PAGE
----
From The Daily Beast:
A war is raging in Hollywood—and no, I’m not referring to this weekend’s titanic throwdown between the Caped Crusader and the Man of Steel. Rather, it’s a battle being waged over the future of movie distribution, and it’s been instigated by Sean Parker, the entrepreneur who rose to Silicon Valley fame as the cofounder of Napster and, later, as the initial president of Facebook. Along with partner Prem Akkaraju, Parker has forwarded an idea dubbed “the Screening Room” which will allow people to watch new movies at home on the same day they make their big-screen debuts. That proposal has led many of cinema’s biggest names, as well as the theaters themselves, to square off in a debate that, at heart, is about the delivery model that has long guided the industry.
The thing is, triumph or disaster, the Screening Room is merely another sign that the cineplex’s demise (at least as the movies’ foremost venue) is not-so-slowly approaching.
This isn’t to argue that AMC, Regal, and Cinemark—the country’s three biggest chains—should turn off the lights, lock the doors, and board up the windows just yet. Rather, it’s to suggest that regardless of the Screening Room’s ultimate destiny, the fact that such a plan has been floated by a name as big as Parker, and supported by a raft of cinematic luminaries like Steven Spielberg and Ron Howard, reconfirms the notion that in the long term, technology is apt to make the traditional movie-distribution template outdated—or, at least, a far more marginal, niche business.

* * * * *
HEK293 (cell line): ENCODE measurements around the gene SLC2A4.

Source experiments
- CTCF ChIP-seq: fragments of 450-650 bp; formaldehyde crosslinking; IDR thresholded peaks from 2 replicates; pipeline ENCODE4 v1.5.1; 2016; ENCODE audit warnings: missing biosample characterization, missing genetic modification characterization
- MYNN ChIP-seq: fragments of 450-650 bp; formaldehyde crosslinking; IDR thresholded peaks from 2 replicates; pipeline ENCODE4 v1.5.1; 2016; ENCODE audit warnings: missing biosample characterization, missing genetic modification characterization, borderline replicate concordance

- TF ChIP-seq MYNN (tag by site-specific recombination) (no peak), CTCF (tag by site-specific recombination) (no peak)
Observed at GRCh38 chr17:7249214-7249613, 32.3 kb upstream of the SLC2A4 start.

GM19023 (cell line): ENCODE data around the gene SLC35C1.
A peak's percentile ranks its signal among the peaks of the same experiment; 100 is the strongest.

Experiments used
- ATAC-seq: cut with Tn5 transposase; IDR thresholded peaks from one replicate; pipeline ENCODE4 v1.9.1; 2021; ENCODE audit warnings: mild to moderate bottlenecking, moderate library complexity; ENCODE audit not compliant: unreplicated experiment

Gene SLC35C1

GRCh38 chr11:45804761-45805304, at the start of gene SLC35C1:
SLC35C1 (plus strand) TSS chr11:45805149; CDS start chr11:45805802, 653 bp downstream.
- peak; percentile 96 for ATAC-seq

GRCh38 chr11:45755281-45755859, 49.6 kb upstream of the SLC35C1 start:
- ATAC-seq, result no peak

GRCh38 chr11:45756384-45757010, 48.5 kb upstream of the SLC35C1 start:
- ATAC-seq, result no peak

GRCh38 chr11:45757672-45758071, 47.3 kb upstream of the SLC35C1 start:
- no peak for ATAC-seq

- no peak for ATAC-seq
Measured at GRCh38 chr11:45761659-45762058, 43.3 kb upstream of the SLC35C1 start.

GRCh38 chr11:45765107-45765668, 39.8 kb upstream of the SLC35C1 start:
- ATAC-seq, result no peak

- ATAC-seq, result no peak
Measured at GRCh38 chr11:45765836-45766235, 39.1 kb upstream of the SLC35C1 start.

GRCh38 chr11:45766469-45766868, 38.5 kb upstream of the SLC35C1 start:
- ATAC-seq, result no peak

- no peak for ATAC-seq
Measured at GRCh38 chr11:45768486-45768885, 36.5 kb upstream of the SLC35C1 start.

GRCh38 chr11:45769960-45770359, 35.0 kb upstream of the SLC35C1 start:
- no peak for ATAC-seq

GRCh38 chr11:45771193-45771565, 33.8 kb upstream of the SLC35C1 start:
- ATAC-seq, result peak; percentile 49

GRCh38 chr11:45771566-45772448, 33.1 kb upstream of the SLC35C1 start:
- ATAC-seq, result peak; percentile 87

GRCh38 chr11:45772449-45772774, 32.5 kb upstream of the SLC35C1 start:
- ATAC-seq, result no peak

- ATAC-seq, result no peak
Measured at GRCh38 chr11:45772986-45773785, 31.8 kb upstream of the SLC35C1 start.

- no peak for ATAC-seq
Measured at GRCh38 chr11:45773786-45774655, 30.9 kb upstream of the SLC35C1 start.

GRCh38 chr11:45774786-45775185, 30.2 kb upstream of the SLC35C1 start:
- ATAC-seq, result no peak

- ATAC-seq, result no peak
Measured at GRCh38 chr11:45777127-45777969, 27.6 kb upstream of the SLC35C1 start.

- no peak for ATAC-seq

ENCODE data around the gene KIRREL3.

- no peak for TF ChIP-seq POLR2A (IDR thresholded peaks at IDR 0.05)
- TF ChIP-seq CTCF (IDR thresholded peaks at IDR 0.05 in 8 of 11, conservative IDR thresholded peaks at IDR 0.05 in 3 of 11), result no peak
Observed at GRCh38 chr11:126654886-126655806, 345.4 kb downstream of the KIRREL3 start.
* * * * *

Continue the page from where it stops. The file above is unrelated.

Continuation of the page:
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The particulars of Parker’s plan are simple: purchase a $150 proprietary set-top box that connects to your TV, and then use it to rent premiere movies for $50 per title (watchable over a 48-hour period). According to Parker, this idea supposedly won’t steal business away from theaters, since it’ll only appeal to those customers—primarily older adults with kids and jobs—who don’t have the time or patience to head out to the multiplex. Plus, to placate distributors, they’ll get a cut of the set-top box fee, as well as 20 percent of each $50 rental.
Who’s on board for that? Well, apparently lots of filmmakers, including Spielberg, Howard, Peter Jackson, and J.J. Abrams, all of whom are reportedly shareholders in the venture.
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While watching movies outside a movie theater may not be preferable, the convenience of doing so is a powerful draw—and as younger generations grow up consuming videos of all sorts (not just feature films, but also TV shows and YouTube clips) on their handheld devices, and via Apple TVs and Rokus, that entitled desire for everything-at-your-fingertips expediency will grow.
Link to the rest at The Daily Beast and thanks to Dave for the tip.